03 Feb A Long Journey to Woodstock School By Lawrence MacDonald
Lawrence MacDonald visited Woodstock in August 2015. His mother, Dorothy Lockwood and his aunt, Anne Lockwood Romasco studied at Woodstock. When Lawrence arrived at the Alumni Office, he seemed perplexed, almost lost for words and rather emotional. Little did we know why. Talking to him made us realise the poignancy of his visit. We encouraged him to write about it never quite expecting him to do so. But he did. We’d like to thank Lawrence for sharing this very personal and heart-rending story with us. Anyone who knows Woodstock or has experienced war or loss, and has only memories to build on will relate to this beautiful narration.
I probably first heard of Woodstock School as a young boy living in suburban California in the early 1960s. My mother, Dorothy Lockwood, would have been dead by then and perhaps my grandmother or father told me how she and her younger sister, Anne, had lived for a year at a remarkable boarding school in the foothills of the Himalayas. The school, perched in the cool, steep mountains above the scorched Indian plains, was an exotic image from a romantic past that seemed impossibly far away.
I was 14 years old in 1968 when a music festival in upstate New York gave its name to a generation, transforming forever what most people imagine when they hear the name Woodstock. I thought that perhaps I had misremembered the name of the seemingly mystical school. No, my grandmother Muriel reassured me, the school really is called Woodstock. At my urging she explained again how Dorothy and Anne, the daughters of China missionaries, became students at a boarding school in India.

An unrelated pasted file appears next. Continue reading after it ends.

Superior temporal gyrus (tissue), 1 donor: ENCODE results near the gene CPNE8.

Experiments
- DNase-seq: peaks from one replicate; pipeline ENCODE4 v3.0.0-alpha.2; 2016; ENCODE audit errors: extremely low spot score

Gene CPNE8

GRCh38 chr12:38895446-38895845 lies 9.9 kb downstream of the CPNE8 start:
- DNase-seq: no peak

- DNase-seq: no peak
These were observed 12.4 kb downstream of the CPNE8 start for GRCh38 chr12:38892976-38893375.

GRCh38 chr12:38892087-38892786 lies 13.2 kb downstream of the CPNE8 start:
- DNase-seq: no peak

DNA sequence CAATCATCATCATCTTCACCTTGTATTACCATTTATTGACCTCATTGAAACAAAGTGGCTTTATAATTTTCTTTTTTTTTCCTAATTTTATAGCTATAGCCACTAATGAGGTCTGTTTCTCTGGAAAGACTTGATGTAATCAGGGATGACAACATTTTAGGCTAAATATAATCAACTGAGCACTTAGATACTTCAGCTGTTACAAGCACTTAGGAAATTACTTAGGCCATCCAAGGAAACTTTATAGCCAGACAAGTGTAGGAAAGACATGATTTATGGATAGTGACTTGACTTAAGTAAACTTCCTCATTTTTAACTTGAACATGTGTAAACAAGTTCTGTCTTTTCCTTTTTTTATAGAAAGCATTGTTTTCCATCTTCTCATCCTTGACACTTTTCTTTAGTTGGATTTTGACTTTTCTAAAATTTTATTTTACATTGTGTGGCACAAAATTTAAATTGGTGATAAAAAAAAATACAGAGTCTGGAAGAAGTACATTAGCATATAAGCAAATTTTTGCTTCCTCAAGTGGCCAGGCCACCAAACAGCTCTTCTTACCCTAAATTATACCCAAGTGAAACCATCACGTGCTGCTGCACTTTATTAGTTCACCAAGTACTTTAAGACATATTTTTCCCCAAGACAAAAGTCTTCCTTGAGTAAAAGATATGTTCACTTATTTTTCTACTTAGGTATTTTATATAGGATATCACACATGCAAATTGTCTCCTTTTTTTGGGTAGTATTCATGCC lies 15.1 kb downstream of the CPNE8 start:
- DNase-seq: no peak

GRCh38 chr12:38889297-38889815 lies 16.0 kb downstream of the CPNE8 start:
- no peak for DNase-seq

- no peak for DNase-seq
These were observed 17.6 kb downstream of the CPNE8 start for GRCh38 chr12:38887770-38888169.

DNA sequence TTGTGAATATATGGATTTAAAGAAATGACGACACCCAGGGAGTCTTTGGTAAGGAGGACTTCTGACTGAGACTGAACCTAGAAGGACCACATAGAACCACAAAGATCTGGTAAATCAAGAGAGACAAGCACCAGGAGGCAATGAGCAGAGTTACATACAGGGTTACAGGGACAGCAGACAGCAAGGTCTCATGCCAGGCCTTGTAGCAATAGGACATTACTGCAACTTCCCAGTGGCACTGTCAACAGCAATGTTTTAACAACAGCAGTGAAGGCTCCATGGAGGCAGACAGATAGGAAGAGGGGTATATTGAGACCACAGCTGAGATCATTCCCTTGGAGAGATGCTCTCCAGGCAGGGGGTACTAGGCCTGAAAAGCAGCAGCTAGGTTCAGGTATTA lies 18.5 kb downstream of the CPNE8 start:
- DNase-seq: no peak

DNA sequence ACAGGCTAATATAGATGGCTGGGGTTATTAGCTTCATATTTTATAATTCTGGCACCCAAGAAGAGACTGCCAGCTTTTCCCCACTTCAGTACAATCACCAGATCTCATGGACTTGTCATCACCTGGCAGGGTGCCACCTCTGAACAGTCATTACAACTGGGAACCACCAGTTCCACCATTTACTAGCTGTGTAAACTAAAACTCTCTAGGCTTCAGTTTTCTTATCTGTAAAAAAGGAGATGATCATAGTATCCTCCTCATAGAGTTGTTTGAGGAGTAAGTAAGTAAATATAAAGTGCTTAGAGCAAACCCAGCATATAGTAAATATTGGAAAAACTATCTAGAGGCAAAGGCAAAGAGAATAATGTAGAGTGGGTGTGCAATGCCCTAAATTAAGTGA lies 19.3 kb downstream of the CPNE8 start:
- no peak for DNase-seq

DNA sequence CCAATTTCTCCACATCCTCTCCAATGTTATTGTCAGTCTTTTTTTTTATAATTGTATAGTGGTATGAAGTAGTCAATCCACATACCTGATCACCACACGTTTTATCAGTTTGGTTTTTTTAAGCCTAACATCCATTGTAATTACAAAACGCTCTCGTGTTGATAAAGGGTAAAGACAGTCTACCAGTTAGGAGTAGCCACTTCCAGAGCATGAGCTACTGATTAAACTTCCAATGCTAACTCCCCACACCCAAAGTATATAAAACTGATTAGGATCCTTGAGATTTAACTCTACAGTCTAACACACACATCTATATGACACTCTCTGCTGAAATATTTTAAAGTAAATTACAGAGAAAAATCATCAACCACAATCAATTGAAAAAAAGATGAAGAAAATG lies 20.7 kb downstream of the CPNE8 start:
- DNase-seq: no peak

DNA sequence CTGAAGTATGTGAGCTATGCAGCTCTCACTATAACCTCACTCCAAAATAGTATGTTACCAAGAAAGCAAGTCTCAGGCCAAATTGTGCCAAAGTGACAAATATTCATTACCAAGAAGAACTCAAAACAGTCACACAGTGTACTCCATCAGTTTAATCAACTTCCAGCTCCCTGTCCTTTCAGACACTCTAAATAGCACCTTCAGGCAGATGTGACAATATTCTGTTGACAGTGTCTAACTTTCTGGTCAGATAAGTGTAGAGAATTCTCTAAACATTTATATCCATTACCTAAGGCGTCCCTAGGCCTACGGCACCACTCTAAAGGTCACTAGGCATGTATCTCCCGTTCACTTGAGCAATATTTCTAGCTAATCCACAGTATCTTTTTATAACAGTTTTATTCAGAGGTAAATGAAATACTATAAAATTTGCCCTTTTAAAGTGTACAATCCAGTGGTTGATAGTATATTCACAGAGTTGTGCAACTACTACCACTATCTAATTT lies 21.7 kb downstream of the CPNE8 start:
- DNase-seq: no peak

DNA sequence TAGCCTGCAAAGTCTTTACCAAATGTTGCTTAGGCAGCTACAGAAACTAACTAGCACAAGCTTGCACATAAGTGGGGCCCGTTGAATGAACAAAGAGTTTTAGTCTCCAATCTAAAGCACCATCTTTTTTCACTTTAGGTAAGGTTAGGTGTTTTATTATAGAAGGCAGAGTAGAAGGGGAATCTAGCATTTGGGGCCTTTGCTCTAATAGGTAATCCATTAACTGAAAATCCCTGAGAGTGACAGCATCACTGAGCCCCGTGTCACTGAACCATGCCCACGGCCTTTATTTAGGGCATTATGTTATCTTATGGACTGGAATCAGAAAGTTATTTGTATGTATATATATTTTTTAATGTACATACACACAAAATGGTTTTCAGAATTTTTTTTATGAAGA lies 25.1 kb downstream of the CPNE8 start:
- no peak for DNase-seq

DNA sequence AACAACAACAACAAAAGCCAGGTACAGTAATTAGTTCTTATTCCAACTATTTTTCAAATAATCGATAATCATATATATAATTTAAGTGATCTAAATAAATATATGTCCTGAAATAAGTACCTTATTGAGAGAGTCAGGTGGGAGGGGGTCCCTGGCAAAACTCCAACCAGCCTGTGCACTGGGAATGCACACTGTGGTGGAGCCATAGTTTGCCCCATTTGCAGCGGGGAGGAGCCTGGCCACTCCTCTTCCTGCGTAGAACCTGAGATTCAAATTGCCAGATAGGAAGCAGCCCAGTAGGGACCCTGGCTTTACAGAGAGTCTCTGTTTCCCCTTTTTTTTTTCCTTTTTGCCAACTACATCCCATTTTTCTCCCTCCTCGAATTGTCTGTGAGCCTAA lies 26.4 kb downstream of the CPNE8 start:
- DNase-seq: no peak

In 1938, she said, the family lived in southern China, across the Pearl River from Canton amid fields of chrysanthemums. My grandfather, Edward Lockwood, took a ferry across the river each morning to the Chinese YMCA, a moon-gated compound facing the Bund, where he served as general secretary, conducting business beneath a banyan tree in the courtyard. The YMCA had a swimming pool and a basketball court, and offered classes ranging from bible study to music and child nutrition.
What may have seemed to Dorothy and Anne an idyllic life was overshadowed by the threat of war. A year earlier Japanese troops had pillaged the Chinese Nationalist capital, killing tens and perhaps hundreds of thousands of people in a massacre that became known as the Rape of Nanking.
Hundreds of miles up the coast, Nanking had seemed far away but suddenly in December the Japanese were bombing Canton and advancing on the city. The Lockwood family joined the exodus of government, businesses, universities, churches and anybody else who could escape the city, heading for Kukong, the wartime capital of Kwangtung Province, where the leadership of the Canton YMCA found a new calling in refugee relief work. In a bomb-damaged church with a leaky roof the refugees gathered for hymn singing and music recitals to buoy their spirits.